November 18, 2014
The internet is abuzz with the news that the 80-year-old Charles Manson Manson might be marrying his long-time girlfriend Afton Elaine Burton, who goes by the name “Star.”
There is, of course, incredulity all around, but I’m amused by one strand in the commentary that has been showing up: the apparent ridiculousness of the idea that a mass murderer like Charles Manson can marry but gay people still can’t do so in every state.
Pro-marriage gays and their straight allies are snarking everywhere, in articles like this or on Twitter and Facebook, about the apparent injustice evident in the news. A serial killer can get married, but gays can’t? is the general refrain. Several echo perhaps the most tired joke to emerge out of all this, one tweeted by Chad Griffin of the Human Rights Campaign: “80yo Charles Manson will soon be getting married, but by all means don't let gay couples destroy sanctity of marriage!”
As Abby Tallmer reminds me, Griffin et al were not as enthusiastic in mentioning Manson when he came out as bisexual in the pages of Rolling Stone.
The current wave of mockery is the sort that has greeted several short-lived celebrity marriages, including that of Britney Spears in 2004, in a Las Vegas ceremony that was annulled almost instantly. The logic seems to be this: The fact that straights can marry any time they want, regardless of who they are, means that gays should be able to do the same.
In mocking such infamous and often short-lived couplings, gays are implicitly insisting that they are far more respectable than flighty pop stars or mass murderers. Over and over, the politics of respectability which I’ve critiqued in “What’s Left of Queer?”, in this interview, and several other places, overdetermine such responses.
But in their mocking of Manson, gays are inadvertently making the case against marriage and, inevitably, simply proving that their determination to gain marriage is really about wanting access into a flawed institution that grants a few people privileges, not rights.
The fact that Charles Manson can marry doesn’t highlight the relative inability of gays to marry. They will, in fact, be able to do so, everywhere, in less than a decade because, as Against Equality has pointed out, it is neoliberalism’s handiest little tool. It simply proves that marriage is, at best, a utilitarian tool that allows people to gain benefits. Star has emphasised that she wants the marriage so that she can, as a family member — a legally recognised one, as opposed to simply being part of that other family — access evidence to prove Manson’s innocence.
Instead of pointing out that even a serial killer can get married, we might consider this: Marriage is for serial killers. In other words, marriage is not meant to be proof of your moral worth but might actually mean the opposite.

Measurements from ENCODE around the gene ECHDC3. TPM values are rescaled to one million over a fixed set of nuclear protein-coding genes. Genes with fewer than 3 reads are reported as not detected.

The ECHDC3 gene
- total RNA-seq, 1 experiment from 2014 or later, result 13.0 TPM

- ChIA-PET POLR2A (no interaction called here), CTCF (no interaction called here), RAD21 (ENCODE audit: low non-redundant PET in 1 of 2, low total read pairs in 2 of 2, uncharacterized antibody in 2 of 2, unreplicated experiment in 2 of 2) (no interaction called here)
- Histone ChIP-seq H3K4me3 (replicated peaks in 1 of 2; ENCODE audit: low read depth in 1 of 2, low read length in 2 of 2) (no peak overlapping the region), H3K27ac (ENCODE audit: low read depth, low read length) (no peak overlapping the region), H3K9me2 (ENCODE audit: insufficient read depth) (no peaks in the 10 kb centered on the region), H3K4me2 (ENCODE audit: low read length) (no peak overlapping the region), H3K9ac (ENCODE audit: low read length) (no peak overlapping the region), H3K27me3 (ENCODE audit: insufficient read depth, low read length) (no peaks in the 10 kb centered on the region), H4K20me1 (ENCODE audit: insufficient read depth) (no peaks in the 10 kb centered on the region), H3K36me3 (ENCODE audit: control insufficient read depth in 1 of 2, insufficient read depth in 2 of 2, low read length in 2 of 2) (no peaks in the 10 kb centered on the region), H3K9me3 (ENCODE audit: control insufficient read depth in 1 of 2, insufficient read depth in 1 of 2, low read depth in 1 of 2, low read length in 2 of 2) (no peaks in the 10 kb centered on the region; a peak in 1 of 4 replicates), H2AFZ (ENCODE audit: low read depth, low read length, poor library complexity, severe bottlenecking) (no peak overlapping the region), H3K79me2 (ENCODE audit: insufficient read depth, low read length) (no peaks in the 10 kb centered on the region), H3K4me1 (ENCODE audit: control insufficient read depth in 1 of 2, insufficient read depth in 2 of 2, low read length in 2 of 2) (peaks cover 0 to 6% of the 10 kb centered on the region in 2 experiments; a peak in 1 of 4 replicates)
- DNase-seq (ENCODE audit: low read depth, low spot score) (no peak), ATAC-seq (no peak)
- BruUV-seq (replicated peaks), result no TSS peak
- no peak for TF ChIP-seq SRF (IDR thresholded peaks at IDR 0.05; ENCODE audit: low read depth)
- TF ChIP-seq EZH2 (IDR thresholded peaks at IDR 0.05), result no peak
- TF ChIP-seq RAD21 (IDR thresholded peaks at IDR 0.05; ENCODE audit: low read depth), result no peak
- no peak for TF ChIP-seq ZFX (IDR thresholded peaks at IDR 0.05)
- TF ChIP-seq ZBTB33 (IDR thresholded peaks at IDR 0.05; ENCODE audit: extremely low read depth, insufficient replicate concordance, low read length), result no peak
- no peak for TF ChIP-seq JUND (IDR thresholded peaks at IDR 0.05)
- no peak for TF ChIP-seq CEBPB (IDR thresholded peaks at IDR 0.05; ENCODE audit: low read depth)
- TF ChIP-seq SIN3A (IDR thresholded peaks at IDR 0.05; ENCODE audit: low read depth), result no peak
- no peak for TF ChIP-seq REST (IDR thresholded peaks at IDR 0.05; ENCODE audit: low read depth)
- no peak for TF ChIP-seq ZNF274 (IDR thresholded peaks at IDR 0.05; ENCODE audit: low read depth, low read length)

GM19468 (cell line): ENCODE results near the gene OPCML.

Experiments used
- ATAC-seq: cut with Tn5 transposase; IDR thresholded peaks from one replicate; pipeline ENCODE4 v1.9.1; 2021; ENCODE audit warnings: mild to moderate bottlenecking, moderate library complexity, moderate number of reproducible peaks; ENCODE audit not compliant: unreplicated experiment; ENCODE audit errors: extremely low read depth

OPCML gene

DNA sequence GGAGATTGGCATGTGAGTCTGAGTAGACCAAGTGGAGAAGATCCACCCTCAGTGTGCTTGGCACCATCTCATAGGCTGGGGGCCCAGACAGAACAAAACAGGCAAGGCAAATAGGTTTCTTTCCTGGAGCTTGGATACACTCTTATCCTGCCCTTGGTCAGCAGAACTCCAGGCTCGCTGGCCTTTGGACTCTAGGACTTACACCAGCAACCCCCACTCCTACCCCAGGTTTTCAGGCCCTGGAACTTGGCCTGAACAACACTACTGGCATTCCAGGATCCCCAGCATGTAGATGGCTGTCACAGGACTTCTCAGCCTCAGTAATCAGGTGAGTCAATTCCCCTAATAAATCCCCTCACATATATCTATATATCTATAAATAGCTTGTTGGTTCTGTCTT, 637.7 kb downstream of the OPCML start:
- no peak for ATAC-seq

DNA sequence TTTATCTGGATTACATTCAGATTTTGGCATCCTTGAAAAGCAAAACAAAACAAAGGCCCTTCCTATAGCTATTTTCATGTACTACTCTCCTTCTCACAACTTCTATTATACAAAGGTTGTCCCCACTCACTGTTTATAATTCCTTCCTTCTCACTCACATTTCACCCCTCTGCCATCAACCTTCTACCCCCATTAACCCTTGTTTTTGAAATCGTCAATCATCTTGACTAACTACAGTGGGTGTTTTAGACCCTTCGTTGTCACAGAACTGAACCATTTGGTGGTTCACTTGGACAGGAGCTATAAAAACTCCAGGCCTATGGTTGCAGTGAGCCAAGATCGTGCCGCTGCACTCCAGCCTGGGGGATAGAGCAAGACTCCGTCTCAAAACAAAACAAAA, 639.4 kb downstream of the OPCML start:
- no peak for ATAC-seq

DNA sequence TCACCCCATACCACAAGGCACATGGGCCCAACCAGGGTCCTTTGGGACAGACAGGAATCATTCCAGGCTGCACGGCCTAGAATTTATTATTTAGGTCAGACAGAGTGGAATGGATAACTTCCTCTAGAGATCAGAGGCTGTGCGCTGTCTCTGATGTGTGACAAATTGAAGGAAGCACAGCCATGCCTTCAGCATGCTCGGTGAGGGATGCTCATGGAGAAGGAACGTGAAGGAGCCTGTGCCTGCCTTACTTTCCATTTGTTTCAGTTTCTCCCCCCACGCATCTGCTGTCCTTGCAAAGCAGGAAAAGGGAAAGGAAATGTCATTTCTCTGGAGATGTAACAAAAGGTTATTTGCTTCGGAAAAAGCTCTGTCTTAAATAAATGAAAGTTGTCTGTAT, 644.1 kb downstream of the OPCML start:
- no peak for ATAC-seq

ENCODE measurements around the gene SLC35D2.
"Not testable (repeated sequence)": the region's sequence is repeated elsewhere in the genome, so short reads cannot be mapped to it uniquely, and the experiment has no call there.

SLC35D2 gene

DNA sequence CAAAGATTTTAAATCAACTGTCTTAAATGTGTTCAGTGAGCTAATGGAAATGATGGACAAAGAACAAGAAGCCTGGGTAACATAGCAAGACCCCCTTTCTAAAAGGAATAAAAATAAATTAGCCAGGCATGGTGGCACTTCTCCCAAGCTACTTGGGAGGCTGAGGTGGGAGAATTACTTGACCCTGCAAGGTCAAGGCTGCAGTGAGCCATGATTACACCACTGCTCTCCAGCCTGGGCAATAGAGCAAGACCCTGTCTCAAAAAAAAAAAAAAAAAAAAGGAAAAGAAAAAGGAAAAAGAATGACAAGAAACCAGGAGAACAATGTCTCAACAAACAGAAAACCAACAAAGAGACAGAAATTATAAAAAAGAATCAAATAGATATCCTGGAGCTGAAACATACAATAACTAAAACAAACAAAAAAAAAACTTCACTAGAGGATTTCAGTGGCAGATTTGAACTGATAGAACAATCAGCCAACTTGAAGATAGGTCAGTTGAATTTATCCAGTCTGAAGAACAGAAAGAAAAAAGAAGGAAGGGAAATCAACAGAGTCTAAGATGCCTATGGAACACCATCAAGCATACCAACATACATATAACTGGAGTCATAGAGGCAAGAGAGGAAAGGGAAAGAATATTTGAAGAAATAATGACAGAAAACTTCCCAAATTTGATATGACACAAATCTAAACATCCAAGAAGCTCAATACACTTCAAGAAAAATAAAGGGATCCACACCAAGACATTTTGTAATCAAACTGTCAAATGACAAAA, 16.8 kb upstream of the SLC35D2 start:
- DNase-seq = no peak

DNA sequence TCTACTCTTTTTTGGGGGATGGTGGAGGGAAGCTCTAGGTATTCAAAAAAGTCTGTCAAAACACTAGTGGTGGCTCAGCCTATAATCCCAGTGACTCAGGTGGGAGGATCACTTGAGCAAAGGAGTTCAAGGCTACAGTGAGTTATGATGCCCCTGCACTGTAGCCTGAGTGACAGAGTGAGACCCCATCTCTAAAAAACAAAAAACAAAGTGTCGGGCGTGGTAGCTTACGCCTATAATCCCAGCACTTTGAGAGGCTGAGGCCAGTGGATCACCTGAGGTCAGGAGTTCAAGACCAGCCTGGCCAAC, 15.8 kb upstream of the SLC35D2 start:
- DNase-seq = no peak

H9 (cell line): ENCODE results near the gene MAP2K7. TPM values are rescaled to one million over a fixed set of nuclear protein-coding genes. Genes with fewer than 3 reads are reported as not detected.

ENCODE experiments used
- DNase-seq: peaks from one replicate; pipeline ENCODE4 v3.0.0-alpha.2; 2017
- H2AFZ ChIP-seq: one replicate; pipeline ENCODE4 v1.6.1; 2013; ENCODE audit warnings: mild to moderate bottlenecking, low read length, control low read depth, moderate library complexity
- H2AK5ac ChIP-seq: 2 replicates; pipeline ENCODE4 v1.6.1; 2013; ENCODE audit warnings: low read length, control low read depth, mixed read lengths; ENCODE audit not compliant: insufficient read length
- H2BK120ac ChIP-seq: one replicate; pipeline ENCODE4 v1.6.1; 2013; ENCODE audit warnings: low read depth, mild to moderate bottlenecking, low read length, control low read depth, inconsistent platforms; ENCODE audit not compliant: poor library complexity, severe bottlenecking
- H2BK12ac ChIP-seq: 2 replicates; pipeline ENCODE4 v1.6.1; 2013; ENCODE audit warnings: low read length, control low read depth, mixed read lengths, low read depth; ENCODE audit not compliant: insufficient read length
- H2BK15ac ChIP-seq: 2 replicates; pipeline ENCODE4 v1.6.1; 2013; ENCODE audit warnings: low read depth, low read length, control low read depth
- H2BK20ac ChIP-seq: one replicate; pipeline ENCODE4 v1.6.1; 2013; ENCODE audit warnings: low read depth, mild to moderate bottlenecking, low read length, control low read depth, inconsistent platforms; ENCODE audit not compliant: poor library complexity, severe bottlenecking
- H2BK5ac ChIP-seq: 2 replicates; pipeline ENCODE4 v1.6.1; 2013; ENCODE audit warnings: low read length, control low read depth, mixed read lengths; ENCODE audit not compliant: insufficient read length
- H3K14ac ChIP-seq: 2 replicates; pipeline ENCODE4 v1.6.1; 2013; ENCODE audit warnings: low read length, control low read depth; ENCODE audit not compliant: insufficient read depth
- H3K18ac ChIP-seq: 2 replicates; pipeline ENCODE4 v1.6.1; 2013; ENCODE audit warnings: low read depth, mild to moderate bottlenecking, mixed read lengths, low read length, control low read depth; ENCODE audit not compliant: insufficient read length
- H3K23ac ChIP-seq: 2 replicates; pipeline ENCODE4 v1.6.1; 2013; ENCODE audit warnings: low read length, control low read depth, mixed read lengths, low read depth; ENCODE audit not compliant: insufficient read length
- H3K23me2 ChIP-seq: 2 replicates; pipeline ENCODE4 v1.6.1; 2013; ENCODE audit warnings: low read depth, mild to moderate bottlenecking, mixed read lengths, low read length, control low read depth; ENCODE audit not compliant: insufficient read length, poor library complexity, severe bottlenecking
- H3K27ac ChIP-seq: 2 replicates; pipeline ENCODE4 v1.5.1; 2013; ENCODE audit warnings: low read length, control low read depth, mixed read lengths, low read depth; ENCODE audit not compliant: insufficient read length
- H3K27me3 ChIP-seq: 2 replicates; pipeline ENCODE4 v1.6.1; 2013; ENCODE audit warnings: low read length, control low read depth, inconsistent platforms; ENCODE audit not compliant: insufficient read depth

Or perhaps gays and lesbians who mock the upcoming Manson nuptials might consider that comparing their supposed paucity of rights to the presumed advantages of Charles Manson doesn’t make sense. They are, after all, comparing their lot to that of a psychopathic, megalomaniacal, serial mass murderer who is in prison for life. If you’re going to compare your lot to that of married people, perhaps choose a different point of comparison, like the stupendously wealthy and famous Angelina Jolie and Brad Pitt, who once swore they would only get married once gay marriage was legal everywhere, only to exchange highly profitable vows this year.
Ultimately, this is what pro-gay marriage advocates really support: the ability to tie not love but estates into profitable, long-term schemes. The sad fact is that several key privileges, like that to the right to live or die, via health insurance (even under Obamacare) or the right to not have your parental status questioned in the emergency room, do in fact accrue to the married, and the extent of this unfair system will only increase with a rise in neoliberalism and its relentless privatisation of everyday life. The problem with the gay argument for marriage is that it continues to forcefully create a world where marriage becomes the only way to access privileges for the coupled. You might be someone who lives in a place like the United Kingdom, with its famed National Health Service, and think you’re immune and an exception to all this. For you, I have a question: Do you really think it’s a coincidence that the push for gay marriage, spearheaded by billionaires like Elton John, comes around the same time as the possibility of drastic cuts to the NHS?
And then there are all the problems with marriage that will never go away, and which have to be endlessly negotiated by thoughtful people who find themselves in the institution. It remains an oppressive institution for women and children, and exploits the relative vulnerability of those with less economic and cultural capital. If you don’t believe me, try getting divorced as the person with more to lose and less to keep after marriage. In its worst aspects, marriage’s punishments are gender-neutral. Following gay marriage’s legalisation, several gay couples are opting to lead lives where one partner is the breadwinner and the other the stay-at-home mom or dad. You can choose to see that as progress, but talk to me ten years down the line, when the wealthier halves of couples decide to fall for younger, fitter, healthier people (why, yes, gays and lesbians are indeed the same as straight people) and the housewives and househusbands find themselves without jobs, friends, or money to sustain them.
In sum, those riding the bandwagon of Manson-mockery and claiming support for gay marriage might look elsewhere and also consider the perils of marriage. As Marc Bridle put it on my Facebook page, responding to the news about Manson, it “seems oddly appropriate since marriage is a prison sentence.”